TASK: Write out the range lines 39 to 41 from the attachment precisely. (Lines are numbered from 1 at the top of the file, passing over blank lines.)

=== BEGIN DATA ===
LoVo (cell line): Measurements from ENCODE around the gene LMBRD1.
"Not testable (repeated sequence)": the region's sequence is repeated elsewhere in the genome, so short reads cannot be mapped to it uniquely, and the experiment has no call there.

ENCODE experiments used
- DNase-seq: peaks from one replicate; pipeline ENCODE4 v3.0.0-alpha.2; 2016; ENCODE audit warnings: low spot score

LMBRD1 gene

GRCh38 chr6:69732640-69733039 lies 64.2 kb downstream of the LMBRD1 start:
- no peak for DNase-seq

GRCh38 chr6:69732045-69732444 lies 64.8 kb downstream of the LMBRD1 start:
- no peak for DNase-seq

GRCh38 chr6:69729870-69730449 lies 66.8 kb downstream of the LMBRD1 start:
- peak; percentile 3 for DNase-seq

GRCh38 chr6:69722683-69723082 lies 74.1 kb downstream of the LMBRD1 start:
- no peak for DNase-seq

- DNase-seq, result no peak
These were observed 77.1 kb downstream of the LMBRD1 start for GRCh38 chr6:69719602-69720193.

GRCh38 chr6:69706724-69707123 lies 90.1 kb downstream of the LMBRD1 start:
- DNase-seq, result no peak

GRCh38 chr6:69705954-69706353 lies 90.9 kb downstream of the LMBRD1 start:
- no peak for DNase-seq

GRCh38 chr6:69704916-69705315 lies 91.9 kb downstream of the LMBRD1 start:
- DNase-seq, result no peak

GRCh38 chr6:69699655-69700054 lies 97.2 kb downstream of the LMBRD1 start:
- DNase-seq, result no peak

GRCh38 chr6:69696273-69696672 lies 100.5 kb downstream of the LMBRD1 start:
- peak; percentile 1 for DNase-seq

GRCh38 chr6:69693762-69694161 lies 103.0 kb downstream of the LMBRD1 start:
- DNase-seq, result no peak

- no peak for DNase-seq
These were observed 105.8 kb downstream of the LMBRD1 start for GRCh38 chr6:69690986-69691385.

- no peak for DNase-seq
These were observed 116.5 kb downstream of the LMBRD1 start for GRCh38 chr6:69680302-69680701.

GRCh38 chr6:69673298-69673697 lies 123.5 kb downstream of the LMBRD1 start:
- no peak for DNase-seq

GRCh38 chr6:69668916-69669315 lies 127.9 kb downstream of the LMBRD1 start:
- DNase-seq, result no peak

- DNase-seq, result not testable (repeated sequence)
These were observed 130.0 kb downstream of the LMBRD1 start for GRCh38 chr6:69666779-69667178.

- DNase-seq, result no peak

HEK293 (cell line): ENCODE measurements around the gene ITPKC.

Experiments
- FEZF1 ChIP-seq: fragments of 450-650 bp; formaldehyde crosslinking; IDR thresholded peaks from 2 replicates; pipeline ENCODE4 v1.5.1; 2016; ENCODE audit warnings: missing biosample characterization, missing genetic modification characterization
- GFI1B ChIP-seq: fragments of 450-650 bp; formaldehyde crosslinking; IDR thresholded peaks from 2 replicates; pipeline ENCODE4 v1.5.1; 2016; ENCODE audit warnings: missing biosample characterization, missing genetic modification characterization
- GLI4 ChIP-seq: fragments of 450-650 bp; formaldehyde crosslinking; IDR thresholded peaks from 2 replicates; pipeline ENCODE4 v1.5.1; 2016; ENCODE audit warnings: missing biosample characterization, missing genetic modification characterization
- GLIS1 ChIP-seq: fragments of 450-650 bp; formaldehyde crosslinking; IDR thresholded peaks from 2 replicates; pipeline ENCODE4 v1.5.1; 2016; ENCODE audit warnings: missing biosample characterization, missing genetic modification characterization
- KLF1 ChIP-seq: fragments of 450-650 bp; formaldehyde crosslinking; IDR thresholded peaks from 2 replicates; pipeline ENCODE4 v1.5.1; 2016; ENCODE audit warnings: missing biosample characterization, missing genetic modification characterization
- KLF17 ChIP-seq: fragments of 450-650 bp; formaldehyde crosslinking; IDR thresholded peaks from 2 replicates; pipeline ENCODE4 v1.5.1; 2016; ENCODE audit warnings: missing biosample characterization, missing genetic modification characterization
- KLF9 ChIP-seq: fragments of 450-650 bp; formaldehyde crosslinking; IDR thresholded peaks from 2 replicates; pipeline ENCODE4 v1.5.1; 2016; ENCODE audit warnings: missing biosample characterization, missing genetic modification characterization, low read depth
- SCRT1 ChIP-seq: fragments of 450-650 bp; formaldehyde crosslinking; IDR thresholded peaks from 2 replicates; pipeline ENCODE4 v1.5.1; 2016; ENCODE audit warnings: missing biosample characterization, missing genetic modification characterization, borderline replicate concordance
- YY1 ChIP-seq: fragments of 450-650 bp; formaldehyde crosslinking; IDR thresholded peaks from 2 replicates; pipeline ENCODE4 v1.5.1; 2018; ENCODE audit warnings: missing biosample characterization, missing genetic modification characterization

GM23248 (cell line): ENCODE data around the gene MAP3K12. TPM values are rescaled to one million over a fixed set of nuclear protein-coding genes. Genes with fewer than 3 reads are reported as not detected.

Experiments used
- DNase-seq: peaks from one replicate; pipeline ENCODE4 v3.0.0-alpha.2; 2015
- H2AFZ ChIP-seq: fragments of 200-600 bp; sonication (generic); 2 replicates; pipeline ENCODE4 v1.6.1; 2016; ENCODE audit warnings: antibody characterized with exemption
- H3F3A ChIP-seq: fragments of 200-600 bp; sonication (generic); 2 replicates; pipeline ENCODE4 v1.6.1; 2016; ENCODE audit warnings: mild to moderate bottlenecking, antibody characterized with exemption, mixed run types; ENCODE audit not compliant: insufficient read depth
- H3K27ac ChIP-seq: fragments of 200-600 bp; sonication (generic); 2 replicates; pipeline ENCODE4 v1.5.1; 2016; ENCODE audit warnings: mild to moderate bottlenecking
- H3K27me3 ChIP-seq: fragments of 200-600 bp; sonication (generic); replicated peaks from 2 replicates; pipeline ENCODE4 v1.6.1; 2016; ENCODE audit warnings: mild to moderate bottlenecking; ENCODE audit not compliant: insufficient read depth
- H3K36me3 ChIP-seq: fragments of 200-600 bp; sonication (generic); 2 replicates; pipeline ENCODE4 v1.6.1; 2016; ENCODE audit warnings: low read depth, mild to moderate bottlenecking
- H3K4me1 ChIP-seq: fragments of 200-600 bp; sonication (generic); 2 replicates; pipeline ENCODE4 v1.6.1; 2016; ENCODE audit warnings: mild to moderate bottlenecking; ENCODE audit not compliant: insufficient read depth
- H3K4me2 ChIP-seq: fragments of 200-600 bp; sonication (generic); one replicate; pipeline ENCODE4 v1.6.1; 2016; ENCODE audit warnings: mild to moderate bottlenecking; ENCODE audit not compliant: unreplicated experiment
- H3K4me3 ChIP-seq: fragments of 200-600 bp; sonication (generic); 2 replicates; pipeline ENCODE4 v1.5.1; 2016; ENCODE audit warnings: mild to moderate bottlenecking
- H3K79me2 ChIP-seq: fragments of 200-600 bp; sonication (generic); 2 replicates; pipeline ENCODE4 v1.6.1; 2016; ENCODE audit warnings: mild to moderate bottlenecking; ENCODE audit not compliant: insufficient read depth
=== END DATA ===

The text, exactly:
HEK293 (cell line): ENCODE measurements around the gene ITPKC.

Experiments
- FEZF1 ChIP-seq: fragments of 450-650 bp; formaldehyde crosslinking; IDR thresholded peaks from 2 replicates; pipeline ENCODE4 v1.5.1; 2016; ENCODE audit warnings: missing biosample characterization, missing genetic modification characterization